A weekend in college football that was filled with upsets of ranked teams predictably caused a bit of chaos in the latest edition of the polls on Sunday.

The biggest shuffling was left to the victim of the biggest upset of the still young 2019 season as Wisconsin fell like a rock seven spots to No. 13 in the latest Coaches Poll after the Badgers inexplicable loss to Illinois. Their vacation from the top 10 allowed pretty much everybody in front of them to move up a spot in the order, with Penn State the new No. 6 team in the country after beating new No. 20 Michigan.

Though UW tanked in the poll, they weren’t the biggest free fallers as that was reserved for Boise State, which fell eight spots to No. 21 after losing on the road to unranked BYU. The Broncos did start their backup QB in the game but voters likely only paid attention to the final score, which allowed new No. 17 SMU to become the highest ranked Group of Five team.

Washington and Temple both dropped out of the top 25 following losses, replaced by No. 23 Wake Forest and No. 25 Memphis.

The full Coaches Poll heading into Week 9:

  1. Alabama (44 first-place votes)
  2. Clemson (10)
  3. LSU (3)
  4. Ohio State (8)
  5. Oklahoma
  6. Penn State
  7. Notre Dame
  8. Florida
  9. Georgia
  10. Auburn
  11. Oregon
  12. Utah
  13. Wisconsin
  14. Baylor
  15. Texas
  16. Minnesota
  17. SMU
  18. Cincinnati
  19. Iowa
  20. Michigan
  21. Boise State
  22. Appalachian State
  23. Wake Forest
  24. Arizona State
  25. Memphis

Tennessee QB Brian Maurer suffers concussion against Alabama, his second in two games

Getty Images
3 Comments

Jarrett Guarantano might be Tennessee’s quarterback a little longer than fans would like following the team’s loss at Alabama on Saturday.

According to head coach Jeremy Pruitt in his postgame press conference, Vols starting quarterback Brian Maurer was confirmed to have suffered a concussion against the Crimson Tide and that he is being placed under the standard evaluation protocol.

Complicating matters for UT and their freshman signal-caller is that this is not just a one-off injury but his second concussion in as many games. He was taken out of the first half in the team’s win against Mississippi State and then missed the final three quarters against Alabama after taking a hard hit that wasn’t flagged, much to the chagrin of the coaching staff.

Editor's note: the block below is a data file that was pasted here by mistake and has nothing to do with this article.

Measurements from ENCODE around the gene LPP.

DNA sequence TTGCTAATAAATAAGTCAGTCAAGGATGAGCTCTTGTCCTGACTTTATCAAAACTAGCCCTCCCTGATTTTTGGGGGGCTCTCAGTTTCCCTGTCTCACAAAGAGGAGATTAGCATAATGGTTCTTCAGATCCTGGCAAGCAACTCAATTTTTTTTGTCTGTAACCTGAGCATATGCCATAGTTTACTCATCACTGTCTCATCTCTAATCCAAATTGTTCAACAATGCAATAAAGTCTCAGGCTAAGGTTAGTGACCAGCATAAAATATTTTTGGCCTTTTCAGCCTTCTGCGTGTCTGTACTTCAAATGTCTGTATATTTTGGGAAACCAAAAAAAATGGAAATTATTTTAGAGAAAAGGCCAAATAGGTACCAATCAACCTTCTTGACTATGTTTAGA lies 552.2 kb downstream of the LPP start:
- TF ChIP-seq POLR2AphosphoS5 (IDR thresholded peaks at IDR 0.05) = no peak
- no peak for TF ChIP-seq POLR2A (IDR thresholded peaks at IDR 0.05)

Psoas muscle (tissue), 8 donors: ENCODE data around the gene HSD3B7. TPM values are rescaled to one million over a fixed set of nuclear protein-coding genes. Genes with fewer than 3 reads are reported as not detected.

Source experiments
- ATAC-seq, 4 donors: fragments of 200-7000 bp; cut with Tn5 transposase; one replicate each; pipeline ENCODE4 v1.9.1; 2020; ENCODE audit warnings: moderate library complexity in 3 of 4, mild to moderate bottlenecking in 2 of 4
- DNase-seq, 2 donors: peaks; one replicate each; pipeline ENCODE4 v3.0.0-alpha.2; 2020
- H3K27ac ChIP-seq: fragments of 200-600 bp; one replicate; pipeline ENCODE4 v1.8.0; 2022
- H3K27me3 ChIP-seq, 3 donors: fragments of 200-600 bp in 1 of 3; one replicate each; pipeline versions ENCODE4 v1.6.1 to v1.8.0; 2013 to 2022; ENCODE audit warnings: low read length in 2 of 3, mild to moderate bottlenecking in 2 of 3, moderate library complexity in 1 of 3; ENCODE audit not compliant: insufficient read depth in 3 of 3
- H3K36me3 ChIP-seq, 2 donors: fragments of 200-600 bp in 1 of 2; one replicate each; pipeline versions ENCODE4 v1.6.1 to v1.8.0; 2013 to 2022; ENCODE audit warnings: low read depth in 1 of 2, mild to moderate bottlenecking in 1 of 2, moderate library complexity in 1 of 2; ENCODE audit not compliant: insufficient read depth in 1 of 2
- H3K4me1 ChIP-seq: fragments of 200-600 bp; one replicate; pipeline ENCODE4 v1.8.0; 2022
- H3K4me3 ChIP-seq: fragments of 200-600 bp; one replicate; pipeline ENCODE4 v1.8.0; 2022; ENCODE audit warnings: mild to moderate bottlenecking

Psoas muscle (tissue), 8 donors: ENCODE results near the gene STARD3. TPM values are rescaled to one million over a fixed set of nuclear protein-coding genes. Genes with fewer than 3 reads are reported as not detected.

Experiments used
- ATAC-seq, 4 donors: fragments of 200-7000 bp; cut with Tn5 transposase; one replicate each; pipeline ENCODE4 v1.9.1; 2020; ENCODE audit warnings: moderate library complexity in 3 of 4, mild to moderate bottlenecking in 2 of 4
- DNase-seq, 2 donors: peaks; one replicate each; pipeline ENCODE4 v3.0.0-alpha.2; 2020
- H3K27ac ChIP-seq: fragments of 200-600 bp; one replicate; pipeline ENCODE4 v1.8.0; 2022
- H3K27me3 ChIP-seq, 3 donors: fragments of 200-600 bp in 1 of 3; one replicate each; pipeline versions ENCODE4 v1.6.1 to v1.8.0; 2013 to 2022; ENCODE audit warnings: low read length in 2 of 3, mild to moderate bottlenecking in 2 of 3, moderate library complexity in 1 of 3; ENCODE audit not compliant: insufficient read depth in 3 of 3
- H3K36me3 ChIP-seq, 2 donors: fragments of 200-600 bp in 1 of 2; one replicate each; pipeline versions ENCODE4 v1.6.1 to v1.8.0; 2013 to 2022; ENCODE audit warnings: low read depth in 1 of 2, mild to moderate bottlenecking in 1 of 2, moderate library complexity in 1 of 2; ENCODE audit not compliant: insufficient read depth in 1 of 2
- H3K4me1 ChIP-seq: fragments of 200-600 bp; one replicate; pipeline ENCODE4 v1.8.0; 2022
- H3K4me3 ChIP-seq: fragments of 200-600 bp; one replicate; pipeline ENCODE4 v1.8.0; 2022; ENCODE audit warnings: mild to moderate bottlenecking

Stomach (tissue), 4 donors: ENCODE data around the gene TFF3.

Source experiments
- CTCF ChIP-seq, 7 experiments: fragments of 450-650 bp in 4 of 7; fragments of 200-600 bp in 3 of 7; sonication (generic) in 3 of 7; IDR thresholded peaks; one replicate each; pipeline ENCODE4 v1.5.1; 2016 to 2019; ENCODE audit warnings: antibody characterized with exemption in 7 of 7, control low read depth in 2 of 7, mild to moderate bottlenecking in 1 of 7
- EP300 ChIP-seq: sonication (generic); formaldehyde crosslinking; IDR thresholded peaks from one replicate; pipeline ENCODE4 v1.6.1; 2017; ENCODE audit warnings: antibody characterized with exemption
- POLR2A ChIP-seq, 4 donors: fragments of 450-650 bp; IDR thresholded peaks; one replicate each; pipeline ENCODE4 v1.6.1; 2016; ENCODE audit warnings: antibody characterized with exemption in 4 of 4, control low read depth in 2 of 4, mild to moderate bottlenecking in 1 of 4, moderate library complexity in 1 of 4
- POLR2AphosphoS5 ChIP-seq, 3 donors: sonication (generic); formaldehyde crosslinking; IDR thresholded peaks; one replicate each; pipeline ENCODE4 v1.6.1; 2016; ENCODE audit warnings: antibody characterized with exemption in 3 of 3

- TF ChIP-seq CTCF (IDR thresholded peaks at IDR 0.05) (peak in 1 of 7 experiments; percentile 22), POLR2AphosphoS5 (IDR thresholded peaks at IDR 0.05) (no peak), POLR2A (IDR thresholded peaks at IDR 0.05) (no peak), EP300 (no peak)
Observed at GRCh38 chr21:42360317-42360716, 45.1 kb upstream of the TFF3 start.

Maurer was 5-of-7 passing for 62 yards (one interception) prior to exiting with the injury.

The Vols host South Carolina next weekend and then have UAB come to Neyland Stadium the week after, both contests that seem unlikely to feature Maurer as he recovers from such a concerning trend the past two games.

Tua Tagovailoa tells Alabama teammates ‘I’ll be back for LSU’

Getty Images
2 Comments

It’s not exactly great injury news but, in the grand scheme of things, it could’ve been a lot worse.

Late in the first half of Alabama’s win over rival Tennessee, starting quarterback and Heisman front-runner Tua Tagovailoa went down with an apparent ankle injury. After spending time in the sideline medical tent, Tagovailoa went into the locker room for further observation.

Not long after that, Tagovailoa was seen exiting the stadium and getting into the back of an ambulance; he would ultimately return to the sidelines but not the game as Mac Jones finished out the win.

Immediately following the game, Nick Saban stated that Tagovailoa suffered a high-ankle sprain, a similar injury he worked through a season ago, and will “probably be out a week or two.” In the postgame press conference, the head coach all but ruled the junior out for next weekend’s home game against Arkansas.

Following next Saturday’s game, top-ranked Alabama will be on a bye in Week 10 before its huge showdown with No. 2 LSU in Tuscaloosa Nov. 9.  According to the current timeline provided by Saban, Tagovailoa should be healthy and available for the Tigers.

Additional testing, including an MRI, will be performed Sunday morning, so the timeline for a return is certainly fluid and will be the main topic of watercooler conversation in the coming days.  At the moment, though, the player and his teammates are optimistic for a return sooner rather than later.

“He said, ‘I’ll be back for LSU,’” linebacker Terrell Lewis said in the postgame aftermath. “I know how Tua is. It’s something he’s been through before, so I don’t doubt the fact that he’s a competitor. He’s going to get right back, and he’ll be fine.”

In Saturday night’s game, and prior to the injury, Tagovailoa failed to throw a touchdown pass for the only time as the Crimson Tide’s starter and for the first time overall since Oct. 14 of 2017.  He also threw his second interception on the season.

In replacing Tagovailoa, the redshirt sophomore Jones completed six of his 11 passes for 72 yards and had neither a touchdown nor an interception.